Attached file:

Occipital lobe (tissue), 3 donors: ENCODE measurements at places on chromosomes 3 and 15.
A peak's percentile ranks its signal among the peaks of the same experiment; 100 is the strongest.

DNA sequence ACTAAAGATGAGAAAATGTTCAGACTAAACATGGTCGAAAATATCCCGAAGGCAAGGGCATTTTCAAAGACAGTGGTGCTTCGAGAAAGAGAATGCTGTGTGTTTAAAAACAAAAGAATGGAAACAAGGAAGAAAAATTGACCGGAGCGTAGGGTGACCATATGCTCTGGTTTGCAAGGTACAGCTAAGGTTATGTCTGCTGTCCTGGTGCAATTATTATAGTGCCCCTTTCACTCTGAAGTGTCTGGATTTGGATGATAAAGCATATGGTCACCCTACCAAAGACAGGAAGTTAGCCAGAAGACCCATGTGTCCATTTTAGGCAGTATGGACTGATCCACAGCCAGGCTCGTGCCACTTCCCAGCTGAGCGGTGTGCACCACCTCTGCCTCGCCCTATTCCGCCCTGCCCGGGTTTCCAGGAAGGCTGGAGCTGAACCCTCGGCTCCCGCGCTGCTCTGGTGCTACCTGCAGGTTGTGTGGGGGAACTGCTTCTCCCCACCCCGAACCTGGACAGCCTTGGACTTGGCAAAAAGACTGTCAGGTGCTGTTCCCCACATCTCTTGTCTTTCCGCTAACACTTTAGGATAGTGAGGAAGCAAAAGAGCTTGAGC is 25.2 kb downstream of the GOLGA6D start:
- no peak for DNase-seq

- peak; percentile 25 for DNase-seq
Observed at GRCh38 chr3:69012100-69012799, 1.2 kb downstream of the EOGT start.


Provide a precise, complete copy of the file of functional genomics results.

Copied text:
Occipital lobe (tissue), 3 donors: ENCODE measurements at places on chromosomes 3 and 15.
A peak's percentile ranks its signal among the peaks of the same experiment; 100 is the strongest.

DNA sequence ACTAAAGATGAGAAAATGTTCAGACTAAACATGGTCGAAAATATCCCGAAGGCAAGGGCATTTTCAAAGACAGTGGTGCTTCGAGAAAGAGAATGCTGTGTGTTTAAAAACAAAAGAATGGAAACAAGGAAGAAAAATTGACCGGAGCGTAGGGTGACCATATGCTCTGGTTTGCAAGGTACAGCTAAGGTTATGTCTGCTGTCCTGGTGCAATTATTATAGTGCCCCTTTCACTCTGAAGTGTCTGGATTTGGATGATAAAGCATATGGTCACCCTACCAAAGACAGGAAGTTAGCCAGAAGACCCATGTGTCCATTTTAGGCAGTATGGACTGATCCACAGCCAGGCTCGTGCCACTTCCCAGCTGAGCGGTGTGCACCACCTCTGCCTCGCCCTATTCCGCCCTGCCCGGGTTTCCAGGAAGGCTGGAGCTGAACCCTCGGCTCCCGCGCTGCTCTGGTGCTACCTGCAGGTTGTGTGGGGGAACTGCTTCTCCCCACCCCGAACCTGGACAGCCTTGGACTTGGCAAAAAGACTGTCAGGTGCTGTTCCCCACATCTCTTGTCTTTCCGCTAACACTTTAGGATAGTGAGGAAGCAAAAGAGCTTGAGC is 25.2 kb downstream of the GOLGA6D start:
- no peak for DNase-seq

- peak; percentile 25 for DNase-seq
Observed at GRCh38 chr3:69012100-69012799, 1.2 kb downstream of the EOGT start.